For this analysis, patients were only eligible if they had ever exposed to ETA (n=1414), ADA (n=320) or MTX without a bDMARD (n=1455). The time at risk began with the first application of the index drug ETA, ADA or MTX in each patient. The time of drug exposure ended at the recorded discontinuation date, at the last available visit or on the date of being switched to another nbDMARD or bDMARD, whichever occurred first. An SAE or ESI was attributed to ETA, ADA or MTX when the treatment was either ongoing or terminated <3 months prior to the event (3-month at-risk window approach).23 All single treatment episodes of MTX, ETA and ADA were counted across the observation time to calculate the years of drug exposure. In cases of concomitant treatment with MTX (ETA+MTX, ADA+MTX), only the time under the bDMARD was counted. This approach resulted in 4461 exposure years (EY) for ETA, 493 EY for ADA and 2907 EY for MTX. The ever-exposed approach was applied when considering malignancies and mortality. Patients were considered to be ever exposed to ETA or ADA for the time period from the start of anti-TNF-α treatment to the end of follow-up. The risk period ended for MTX either at the end of follow-up or at the date of switching to a biological drug (MTX: 2751 person-years (PY); ETA: 6619 PY; ADA: 745 PY).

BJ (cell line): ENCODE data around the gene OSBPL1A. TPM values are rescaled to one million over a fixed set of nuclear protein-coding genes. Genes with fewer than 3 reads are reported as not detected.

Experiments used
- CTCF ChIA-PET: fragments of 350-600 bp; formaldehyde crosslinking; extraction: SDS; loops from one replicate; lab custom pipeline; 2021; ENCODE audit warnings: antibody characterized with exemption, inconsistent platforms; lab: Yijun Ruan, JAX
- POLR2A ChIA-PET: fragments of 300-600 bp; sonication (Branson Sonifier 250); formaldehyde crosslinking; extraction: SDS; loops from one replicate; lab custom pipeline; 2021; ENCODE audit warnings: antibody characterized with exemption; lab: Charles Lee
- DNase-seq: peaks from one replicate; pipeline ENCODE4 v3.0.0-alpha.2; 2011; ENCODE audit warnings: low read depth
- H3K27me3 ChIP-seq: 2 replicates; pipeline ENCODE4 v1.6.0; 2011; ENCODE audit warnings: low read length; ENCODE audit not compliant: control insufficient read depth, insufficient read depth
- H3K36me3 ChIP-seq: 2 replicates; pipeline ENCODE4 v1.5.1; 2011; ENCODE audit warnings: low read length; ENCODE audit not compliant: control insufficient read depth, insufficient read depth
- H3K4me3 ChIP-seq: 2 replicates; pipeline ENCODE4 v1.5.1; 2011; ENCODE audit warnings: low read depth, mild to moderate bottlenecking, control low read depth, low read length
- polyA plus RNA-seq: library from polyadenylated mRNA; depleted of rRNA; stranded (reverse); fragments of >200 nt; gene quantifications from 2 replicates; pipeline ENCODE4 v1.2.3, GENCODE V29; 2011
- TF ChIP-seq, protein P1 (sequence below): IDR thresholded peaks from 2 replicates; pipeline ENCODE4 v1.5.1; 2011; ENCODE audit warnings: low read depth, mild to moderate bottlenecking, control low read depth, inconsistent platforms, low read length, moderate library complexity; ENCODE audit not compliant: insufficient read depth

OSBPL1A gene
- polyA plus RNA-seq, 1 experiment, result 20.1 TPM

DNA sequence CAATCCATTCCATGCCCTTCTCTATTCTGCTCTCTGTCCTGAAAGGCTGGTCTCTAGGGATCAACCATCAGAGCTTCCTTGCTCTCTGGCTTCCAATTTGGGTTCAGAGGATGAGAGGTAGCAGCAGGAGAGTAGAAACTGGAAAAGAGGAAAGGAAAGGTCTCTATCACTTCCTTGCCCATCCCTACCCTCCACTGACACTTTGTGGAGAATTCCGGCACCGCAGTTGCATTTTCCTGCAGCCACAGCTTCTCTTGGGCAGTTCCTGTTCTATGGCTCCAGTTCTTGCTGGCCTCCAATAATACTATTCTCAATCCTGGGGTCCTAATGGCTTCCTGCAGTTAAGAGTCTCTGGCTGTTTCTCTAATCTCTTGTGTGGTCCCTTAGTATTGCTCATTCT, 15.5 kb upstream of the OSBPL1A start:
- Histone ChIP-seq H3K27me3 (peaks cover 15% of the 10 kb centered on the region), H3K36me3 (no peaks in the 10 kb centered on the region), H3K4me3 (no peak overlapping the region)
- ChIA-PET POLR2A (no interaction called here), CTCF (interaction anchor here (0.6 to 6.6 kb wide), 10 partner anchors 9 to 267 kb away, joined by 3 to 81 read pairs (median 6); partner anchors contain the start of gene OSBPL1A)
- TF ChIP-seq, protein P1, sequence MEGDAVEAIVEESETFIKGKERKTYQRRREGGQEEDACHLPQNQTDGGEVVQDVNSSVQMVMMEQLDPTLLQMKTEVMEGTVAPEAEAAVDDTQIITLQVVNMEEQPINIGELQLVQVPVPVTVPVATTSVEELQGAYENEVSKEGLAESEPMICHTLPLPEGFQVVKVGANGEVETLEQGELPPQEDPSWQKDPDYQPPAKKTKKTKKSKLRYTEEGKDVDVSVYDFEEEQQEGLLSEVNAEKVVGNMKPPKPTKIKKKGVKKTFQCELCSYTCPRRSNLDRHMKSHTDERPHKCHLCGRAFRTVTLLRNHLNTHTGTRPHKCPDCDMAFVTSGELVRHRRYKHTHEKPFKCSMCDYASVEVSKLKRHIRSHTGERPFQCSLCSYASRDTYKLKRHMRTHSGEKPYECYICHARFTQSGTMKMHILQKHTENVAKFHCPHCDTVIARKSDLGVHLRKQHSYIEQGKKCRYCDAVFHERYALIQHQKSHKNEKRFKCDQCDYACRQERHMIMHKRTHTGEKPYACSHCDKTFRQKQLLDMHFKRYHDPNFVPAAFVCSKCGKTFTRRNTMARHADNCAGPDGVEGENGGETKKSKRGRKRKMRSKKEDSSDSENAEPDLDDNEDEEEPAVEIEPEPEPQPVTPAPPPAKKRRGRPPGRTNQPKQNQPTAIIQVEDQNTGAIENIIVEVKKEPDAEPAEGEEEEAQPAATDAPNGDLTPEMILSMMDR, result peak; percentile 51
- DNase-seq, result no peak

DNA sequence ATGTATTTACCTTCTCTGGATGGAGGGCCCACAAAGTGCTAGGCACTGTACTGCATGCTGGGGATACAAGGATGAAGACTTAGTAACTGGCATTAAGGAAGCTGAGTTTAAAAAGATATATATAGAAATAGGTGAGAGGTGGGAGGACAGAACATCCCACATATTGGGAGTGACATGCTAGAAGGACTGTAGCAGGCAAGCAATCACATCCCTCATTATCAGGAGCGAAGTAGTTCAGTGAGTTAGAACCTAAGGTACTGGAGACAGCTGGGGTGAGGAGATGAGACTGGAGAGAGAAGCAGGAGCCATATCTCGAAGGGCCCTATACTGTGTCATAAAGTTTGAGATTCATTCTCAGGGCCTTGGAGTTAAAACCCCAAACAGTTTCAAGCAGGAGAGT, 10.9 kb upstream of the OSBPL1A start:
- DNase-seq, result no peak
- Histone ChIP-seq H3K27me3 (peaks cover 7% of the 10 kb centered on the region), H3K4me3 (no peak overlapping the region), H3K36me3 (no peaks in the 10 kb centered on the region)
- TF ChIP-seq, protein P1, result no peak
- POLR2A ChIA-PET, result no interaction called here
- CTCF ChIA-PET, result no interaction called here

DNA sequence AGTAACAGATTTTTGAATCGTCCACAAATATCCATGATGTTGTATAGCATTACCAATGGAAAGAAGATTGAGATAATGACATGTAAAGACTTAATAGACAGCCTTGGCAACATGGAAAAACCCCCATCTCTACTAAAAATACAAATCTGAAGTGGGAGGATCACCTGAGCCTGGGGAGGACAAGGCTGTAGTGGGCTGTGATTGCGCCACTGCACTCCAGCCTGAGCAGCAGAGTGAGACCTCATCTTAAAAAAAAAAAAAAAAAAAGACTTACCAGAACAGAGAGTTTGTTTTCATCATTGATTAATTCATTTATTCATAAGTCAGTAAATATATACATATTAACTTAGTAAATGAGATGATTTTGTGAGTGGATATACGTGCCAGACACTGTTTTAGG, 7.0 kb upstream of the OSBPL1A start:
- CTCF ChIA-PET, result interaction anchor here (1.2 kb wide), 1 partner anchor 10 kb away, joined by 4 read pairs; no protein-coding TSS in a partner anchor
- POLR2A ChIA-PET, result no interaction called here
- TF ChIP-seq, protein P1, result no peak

To estimate the risk under a specific treatment, event rates per 100 EY for SAEs and ESIs or PY for malignancies and mortality were calculated. The possible effects of treatment decision on the outcome (confounding by indication) were modelled by propensity score methods, adjusting for differences in clinical parameters between anti-TNF-α and MTX at the beginning of BiKeR. The likelihood of being treated with anti-TNF-α instead of nbDMARDs was estimated by a logistic regression model, including the predictors JIA category, disease duration, physician global, CHAQ/HAQ, patient-reported pain, history of uveitis and number of previously used nbDMARDS. For each patient and each 6-month follow-up period, the probability of switching from MTX to anti-TNF-α or from ETA to ADA (as well as vice versa) was estimated by a logistic regression model using the covariates from the propensity score model. Weights were calculated as ratios of both probabilities and were combined for different 6-month time periods, as described by Molenberghs and Kenward,24 for the final weighting. Balanced samples of patients were obtained using an inverse probability of treatment and censoring weights (IPTCW)25 with respect to the treatment decision at baseline and the switching of drugs during follow-up. Generalised estimation equations26 were applied to the IPTCW-weighted sample of patients to analyse the risk of adverse events among the three groups, ETA, ADA and MTX. Sensitivity analyses using alternative risk windows are presented in the online supplementary text. Standardised incidence ratios (SIR) for malignant diseases were calculated based on data of the German-based Society for Paediatric Oncology and Haematology.27